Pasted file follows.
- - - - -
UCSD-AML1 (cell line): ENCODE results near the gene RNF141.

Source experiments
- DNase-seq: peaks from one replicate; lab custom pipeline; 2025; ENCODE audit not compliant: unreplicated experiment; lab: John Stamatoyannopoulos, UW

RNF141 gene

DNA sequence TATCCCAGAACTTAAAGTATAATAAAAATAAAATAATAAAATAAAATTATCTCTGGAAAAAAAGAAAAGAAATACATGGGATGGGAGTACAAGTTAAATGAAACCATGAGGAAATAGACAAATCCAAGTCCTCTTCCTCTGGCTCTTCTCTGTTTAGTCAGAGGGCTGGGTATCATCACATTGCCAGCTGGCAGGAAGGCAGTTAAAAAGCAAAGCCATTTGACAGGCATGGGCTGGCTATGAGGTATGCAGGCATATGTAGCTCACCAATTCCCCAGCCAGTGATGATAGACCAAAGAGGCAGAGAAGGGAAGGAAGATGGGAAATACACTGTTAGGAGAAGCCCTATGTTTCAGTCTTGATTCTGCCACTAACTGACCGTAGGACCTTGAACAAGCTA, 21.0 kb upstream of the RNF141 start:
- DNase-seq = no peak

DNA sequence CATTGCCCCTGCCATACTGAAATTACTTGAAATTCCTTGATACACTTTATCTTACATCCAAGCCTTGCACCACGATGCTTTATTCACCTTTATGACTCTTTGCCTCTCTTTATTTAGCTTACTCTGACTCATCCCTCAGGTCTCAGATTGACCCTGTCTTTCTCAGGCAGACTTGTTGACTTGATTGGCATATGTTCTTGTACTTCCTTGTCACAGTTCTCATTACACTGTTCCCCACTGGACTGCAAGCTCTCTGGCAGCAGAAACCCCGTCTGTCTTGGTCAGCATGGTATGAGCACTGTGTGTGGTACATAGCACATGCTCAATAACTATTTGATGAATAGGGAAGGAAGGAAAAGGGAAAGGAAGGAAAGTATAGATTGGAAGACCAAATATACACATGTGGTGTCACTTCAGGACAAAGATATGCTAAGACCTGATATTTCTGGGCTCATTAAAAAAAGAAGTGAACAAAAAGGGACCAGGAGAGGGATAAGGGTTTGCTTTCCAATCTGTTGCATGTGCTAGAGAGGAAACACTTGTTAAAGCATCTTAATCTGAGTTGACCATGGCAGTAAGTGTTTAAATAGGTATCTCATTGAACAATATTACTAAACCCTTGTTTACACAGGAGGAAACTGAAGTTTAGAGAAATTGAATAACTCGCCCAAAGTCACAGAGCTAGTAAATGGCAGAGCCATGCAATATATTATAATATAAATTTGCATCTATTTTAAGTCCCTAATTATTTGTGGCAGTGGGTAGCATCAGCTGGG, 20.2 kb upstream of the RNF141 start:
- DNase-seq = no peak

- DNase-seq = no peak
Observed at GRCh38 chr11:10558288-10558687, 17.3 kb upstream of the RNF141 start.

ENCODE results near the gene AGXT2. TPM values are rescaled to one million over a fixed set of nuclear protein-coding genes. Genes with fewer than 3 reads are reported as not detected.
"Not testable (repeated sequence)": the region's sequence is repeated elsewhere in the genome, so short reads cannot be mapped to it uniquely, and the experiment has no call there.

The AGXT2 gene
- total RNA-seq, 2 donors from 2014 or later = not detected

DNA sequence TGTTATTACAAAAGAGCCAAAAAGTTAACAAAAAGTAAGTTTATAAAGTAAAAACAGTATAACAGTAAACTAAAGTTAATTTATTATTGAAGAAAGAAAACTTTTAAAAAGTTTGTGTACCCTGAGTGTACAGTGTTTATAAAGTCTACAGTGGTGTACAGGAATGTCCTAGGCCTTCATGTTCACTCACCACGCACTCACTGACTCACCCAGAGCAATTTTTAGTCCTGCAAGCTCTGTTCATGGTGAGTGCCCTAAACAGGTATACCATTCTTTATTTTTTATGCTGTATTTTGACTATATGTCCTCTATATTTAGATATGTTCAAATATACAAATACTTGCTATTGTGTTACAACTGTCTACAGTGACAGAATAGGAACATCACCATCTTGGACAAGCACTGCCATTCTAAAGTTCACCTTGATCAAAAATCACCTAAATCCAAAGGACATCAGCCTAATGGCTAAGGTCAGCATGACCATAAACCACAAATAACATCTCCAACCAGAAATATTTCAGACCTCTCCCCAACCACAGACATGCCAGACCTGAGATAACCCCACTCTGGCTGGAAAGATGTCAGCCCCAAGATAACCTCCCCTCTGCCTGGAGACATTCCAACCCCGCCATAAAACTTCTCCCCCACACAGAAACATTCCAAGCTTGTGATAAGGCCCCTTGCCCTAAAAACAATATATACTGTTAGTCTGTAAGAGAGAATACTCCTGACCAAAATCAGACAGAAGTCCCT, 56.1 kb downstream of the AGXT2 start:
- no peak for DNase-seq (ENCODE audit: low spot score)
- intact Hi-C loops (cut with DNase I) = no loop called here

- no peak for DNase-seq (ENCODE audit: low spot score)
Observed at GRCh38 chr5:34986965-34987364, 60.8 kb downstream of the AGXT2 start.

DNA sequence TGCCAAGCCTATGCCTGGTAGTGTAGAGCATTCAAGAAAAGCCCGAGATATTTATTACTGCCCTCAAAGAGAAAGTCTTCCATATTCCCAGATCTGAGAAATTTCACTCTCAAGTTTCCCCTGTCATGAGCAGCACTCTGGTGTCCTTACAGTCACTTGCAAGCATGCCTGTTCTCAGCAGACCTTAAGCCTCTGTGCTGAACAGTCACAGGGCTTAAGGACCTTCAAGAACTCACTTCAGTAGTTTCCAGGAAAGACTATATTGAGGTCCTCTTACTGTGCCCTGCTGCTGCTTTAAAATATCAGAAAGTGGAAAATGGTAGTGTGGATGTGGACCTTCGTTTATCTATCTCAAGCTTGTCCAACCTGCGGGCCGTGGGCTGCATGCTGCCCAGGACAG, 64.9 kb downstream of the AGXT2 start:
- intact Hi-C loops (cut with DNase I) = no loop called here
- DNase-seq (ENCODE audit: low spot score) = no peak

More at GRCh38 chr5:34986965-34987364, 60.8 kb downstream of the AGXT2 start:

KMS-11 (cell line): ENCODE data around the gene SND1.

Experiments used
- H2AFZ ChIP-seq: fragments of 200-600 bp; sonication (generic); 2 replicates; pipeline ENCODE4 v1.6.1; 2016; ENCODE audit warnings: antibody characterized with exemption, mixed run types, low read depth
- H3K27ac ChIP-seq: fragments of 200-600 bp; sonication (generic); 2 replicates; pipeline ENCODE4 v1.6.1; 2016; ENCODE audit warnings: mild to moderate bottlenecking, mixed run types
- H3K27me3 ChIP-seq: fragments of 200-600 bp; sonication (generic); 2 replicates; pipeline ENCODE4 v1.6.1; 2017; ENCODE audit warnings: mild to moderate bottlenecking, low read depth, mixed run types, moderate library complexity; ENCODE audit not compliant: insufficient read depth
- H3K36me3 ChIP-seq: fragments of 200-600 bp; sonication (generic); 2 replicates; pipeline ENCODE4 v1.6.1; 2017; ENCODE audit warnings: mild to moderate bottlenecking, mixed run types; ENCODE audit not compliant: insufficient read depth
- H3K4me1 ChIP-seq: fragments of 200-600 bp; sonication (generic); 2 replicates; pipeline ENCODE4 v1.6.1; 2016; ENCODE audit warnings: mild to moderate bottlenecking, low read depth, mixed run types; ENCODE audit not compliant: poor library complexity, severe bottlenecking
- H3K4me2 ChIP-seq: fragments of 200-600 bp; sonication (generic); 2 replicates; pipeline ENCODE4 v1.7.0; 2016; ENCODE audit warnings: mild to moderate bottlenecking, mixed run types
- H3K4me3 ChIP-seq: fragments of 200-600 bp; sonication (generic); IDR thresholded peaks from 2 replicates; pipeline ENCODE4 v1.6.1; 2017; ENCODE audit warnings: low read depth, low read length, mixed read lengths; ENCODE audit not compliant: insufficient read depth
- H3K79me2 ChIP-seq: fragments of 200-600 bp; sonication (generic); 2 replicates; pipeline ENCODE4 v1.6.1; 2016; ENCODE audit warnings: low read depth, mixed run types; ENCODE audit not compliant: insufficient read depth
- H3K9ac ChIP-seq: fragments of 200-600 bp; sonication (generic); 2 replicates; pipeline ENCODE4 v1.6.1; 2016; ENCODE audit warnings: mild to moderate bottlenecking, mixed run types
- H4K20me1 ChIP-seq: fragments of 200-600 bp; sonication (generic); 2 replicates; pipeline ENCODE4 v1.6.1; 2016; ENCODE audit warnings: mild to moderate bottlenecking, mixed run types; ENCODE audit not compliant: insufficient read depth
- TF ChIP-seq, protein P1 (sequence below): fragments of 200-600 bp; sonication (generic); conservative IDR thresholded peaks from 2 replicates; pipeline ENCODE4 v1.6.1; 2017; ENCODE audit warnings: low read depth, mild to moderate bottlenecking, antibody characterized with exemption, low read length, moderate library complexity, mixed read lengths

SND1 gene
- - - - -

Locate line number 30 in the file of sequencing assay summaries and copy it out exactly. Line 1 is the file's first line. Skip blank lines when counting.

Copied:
- H3K4me1 ChIP-seq: fragments of 200-600 bp; sonication (generic); 2 replicates; pipeline ENCODE4 v1.6.1; 2016; ENCODE audit warnings: mild to moderate bottlenecking, low read depth, mixed run types; ENCODE audit not compliant: poor library complexity, severe bottlenecking